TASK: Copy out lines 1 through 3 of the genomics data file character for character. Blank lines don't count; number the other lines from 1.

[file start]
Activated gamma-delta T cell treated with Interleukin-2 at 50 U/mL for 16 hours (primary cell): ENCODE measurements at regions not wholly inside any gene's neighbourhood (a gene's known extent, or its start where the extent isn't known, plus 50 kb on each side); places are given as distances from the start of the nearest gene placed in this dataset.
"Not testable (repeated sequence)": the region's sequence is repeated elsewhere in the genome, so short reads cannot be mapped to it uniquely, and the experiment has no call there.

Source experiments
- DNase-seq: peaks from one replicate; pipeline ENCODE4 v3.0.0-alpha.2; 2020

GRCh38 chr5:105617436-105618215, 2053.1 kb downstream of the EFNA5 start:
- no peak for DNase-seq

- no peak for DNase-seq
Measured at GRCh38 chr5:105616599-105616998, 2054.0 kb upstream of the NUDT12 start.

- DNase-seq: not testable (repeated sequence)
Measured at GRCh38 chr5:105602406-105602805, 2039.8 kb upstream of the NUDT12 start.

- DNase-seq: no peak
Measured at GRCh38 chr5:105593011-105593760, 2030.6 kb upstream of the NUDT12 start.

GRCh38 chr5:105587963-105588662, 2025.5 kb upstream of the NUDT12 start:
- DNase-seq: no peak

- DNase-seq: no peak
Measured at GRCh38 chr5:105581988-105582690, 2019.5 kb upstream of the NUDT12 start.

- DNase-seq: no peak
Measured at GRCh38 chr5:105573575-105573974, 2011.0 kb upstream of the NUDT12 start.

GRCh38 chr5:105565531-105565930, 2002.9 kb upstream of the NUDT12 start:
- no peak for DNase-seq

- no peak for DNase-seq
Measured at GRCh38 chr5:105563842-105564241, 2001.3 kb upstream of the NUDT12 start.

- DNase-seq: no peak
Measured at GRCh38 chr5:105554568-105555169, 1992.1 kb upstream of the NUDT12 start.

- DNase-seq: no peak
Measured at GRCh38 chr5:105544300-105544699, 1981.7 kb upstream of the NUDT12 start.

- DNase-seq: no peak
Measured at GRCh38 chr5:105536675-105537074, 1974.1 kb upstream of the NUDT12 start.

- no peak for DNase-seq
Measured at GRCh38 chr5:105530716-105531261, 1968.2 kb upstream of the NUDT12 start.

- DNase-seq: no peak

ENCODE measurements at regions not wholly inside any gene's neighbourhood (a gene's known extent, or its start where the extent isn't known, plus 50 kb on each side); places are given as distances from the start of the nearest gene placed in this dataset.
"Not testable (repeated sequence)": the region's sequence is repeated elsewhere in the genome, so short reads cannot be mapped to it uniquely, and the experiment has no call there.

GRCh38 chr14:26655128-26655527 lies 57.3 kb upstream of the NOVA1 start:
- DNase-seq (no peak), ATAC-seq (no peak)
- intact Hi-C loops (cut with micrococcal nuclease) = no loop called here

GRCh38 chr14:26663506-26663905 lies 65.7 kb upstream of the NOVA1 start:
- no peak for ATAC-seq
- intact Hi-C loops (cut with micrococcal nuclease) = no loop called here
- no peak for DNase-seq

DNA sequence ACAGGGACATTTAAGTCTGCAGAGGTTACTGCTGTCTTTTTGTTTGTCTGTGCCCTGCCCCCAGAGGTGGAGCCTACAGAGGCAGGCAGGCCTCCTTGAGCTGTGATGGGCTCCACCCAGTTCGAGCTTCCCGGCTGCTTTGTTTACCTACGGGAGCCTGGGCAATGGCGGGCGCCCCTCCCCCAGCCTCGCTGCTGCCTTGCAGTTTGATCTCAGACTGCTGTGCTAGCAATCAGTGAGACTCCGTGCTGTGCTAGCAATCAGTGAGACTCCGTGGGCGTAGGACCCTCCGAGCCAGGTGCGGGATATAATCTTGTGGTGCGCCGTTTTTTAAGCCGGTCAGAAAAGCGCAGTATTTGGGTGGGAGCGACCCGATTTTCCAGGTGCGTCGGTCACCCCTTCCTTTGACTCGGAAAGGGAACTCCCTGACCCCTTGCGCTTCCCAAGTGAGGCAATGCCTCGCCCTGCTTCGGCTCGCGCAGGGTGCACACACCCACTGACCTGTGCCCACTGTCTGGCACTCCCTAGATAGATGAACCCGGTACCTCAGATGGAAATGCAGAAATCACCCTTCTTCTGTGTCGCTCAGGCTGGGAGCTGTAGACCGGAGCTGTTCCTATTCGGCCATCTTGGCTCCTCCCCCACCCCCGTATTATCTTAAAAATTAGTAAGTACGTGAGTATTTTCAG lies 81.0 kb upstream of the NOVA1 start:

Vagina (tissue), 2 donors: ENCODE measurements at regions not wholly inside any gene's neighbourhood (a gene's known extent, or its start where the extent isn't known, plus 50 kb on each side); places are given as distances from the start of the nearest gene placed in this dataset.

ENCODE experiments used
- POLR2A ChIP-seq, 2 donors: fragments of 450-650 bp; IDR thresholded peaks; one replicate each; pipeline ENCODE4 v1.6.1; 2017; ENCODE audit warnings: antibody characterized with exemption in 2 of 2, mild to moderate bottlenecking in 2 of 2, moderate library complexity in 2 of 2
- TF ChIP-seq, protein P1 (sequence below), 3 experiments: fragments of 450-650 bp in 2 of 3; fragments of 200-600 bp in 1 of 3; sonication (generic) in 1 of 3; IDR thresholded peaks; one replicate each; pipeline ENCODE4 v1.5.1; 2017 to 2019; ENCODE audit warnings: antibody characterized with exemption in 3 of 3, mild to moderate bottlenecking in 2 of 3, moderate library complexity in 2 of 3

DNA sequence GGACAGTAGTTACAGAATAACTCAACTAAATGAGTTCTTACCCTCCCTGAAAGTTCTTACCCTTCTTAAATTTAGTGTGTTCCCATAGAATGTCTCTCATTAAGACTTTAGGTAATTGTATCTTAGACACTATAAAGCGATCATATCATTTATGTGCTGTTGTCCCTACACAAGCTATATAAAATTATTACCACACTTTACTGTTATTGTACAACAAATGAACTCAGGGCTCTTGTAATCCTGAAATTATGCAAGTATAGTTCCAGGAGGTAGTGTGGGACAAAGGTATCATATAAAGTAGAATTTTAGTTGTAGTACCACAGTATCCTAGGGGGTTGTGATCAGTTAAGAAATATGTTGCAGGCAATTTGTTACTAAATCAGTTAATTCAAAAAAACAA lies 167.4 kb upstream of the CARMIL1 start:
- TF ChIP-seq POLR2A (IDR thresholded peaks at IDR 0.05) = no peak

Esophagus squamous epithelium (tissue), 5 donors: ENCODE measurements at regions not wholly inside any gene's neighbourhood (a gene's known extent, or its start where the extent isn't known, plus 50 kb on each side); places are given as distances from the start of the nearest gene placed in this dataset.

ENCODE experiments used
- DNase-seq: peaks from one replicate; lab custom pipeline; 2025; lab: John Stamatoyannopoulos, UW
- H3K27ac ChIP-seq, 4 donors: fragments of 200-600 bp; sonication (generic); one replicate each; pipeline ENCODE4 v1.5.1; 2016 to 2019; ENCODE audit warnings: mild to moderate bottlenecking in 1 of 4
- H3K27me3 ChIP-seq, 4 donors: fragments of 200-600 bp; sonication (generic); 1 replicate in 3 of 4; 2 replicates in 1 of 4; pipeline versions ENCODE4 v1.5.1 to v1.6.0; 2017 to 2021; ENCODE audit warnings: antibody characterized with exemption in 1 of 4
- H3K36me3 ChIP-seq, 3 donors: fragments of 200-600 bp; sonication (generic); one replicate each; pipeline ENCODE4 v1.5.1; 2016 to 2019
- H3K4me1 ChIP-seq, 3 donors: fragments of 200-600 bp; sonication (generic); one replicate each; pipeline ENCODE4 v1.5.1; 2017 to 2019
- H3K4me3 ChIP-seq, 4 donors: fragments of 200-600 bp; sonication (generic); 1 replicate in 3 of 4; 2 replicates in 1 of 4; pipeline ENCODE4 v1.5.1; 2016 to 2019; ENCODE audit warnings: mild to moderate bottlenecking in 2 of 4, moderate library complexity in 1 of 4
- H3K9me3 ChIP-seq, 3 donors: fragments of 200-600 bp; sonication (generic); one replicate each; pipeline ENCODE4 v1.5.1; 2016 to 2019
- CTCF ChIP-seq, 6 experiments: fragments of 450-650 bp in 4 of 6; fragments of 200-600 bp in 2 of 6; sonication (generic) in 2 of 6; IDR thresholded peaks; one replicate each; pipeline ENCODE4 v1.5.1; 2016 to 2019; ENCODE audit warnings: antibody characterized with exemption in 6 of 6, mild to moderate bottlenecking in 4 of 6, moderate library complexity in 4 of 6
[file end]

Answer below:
Activated gamma-delta T cell treated with Interleukin-2 at 50 U/mL for 16 hours (primary cell): ENCODE measurements at regions not wholly inside any gene's neighbourhood (a gene's known extent, or its start where the extent isn't known, plus 50 kb on each side); places are given as distances from the start of the nearest gene placed in this dataset.
"Not testable (repeated sequence)": the region's sequence is repeated elsewhere in the genome, so short reads cannot be mapped to it uniquely, and the experiment has no call there.

Source experiments